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I am trying to chain promises, not piping, just chaining.

For example, I have this method:

var execute = function(x){
   // this could be an AJAX call
   var d= $.Deferred();

    console.log('Begin ' + x);

    setTimeout(function(){
       console.log('End ' + x);            
       d.resolve();
    },500);

    return d;
};

And I want to execute this method a number of times, but one after the other. I have created a method that does than using eval, but I am not quite happy with using eval:

var executeTimes = function(r){
    var s = '';
    for(var i=0;i<r;i++){
        s = s + 'execute('+i+')';
        if(i!==r-1)
        s = s + '.then(function(){';
    }

    for(var i=0;i<r-1;i++){
        s= s+'})';
    }

    eval(s);
}

The idea is that doing executeTimes(3); you get this output:

Begin 0 
End 0 
Begin 1 
End 1 
Begin 2 
End 2 

I have created a live example here: http://jsfiddle.net/vtortola/Cfe5s/

What would be the best solution?

Cheers.

share|improve this question
up vote 4 down vote accepted

Recursion looks neat here: http://jsfiddle.net/Cfe5s/3/.

var executeTimes = function(r) {
  (function recurse(i) {
    execute(i).then(function() {
      if(i + 1 < r) {
        recurse(i + 1);
      }
    });
  })(0);
};

You start a function that runs execute with 0, and when it's done you start over again (through recursion) but this time with 1. Before recursing, you have to check whether or not to continue: only do so when the incremented value is still lower than r.

share|improve this answer
    
Wonderful. I did a small change to work with an array : jsfiddle.net/vtortola/ZaCp8 Thank you. – vtortola Nov 13 '12 at 11:07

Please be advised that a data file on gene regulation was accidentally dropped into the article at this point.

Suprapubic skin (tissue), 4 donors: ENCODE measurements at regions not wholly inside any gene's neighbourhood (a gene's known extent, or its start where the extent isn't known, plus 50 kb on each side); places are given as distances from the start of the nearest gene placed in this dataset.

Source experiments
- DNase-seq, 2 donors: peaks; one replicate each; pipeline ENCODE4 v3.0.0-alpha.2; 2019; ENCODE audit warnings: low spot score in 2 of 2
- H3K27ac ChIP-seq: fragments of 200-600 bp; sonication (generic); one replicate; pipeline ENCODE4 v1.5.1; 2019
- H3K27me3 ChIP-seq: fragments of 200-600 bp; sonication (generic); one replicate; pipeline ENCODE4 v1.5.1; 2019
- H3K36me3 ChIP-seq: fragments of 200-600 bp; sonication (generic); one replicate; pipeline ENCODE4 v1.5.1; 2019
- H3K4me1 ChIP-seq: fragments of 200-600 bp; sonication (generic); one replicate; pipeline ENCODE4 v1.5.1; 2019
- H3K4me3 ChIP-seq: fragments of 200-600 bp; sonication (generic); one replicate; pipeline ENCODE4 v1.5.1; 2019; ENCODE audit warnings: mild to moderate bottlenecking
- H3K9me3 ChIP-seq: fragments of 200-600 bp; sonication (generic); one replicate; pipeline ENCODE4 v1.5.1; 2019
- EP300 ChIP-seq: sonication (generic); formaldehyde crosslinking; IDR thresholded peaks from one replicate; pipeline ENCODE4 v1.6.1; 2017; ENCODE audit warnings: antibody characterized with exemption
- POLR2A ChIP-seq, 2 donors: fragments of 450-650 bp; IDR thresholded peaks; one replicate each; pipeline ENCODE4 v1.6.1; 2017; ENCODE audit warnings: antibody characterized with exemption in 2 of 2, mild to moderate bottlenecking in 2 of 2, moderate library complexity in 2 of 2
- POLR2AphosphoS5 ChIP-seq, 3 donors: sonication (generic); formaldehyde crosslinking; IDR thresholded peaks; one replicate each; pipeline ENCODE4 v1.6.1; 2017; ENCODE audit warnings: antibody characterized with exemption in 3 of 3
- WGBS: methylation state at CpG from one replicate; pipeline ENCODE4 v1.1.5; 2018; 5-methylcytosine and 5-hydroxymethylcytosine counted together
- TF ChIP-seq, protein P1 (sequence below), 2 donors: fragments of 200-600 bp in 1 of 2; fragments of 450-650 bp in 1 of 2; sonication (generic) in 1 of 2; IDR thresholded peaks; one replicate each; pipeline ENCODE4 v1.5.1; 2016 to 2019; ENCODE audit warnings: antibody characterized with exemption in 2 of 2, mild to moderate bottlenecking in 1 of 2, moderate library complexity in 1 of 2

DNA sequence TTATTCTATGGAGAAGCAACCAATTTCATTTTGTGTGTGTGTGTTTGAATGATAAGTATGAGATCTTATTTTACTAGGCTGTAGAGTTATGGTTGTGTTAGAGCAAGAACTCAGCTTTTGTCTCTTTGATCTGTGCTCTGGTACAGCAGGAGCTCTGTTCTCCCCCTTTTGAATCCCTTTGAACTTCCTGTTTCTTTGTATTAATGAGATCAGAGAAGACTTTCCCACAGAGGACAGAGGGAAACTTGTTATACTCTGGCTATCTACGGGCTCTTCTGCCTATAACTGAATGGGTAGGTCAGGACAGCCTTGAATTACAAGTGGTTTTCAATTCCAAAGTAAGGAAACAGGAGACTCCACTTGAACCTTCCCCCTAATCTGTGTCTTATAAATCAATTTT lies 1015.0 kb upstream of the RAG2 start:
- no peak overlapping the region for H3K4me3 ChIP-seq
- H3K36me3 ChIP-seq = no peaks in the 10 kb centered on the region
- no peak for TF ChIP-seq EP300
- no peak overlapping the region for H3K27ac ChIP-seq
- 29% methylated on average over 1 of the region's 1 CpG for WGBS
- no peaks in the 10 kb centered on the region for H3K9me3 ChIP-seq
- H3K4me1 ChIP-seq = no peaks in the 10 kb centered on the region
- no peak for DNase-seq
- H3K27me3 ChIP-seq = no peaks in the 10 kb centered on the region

My approach is similar to yours, but instead of concatenating strings, I nest function calls :P

var executeTimes = function(r){   
    // The last (inner-most) step does nothing. 
    // just in the case we pass r <= 0
    var f = function(){}; 

    for(;  r > 0 ; --r){
        // Create closure with call to execute( ... ).then( ... )
        f = (function(_f, _r){
            return function(){ execute(_r).then(_f); }; 
        })(f, r - 1);
    }
    return f;
}

It returns a function that behaves as you want. If you do this:

executeTimes​(3)()​​

This yields the same output as your example. One can easily adapt this example to support any function and any last step (I'm assuming the function toExec wants to receive the "number" of the call):

var executeTimes2 = function(toExec /*a function*/, 
                            steps /*a number*/, 
                            finalStep /*a function*/)
{   
    // The last (inner-most) step.
    // just in the case we pass r <= 0
    var f = finalStep? finalStep : function(){}; 

    for(;  steps > 0 ; --steps){
        // Create closure with call to execute( ... ).then( ... )
        f = (function(_f, _r){
            return function(){ toExec(_r).then(_f); }; 
        })(f, steps - 1);
    }
    return f;
}

So your function could be called 3 times like this:

executeTimes2(execute, 3)()
share|improve this answer
    
That is a great solution. Damn, I will have to get my javascript books again :D. Thanks a lot. – vtortola Nov 13 '12 at 11:08

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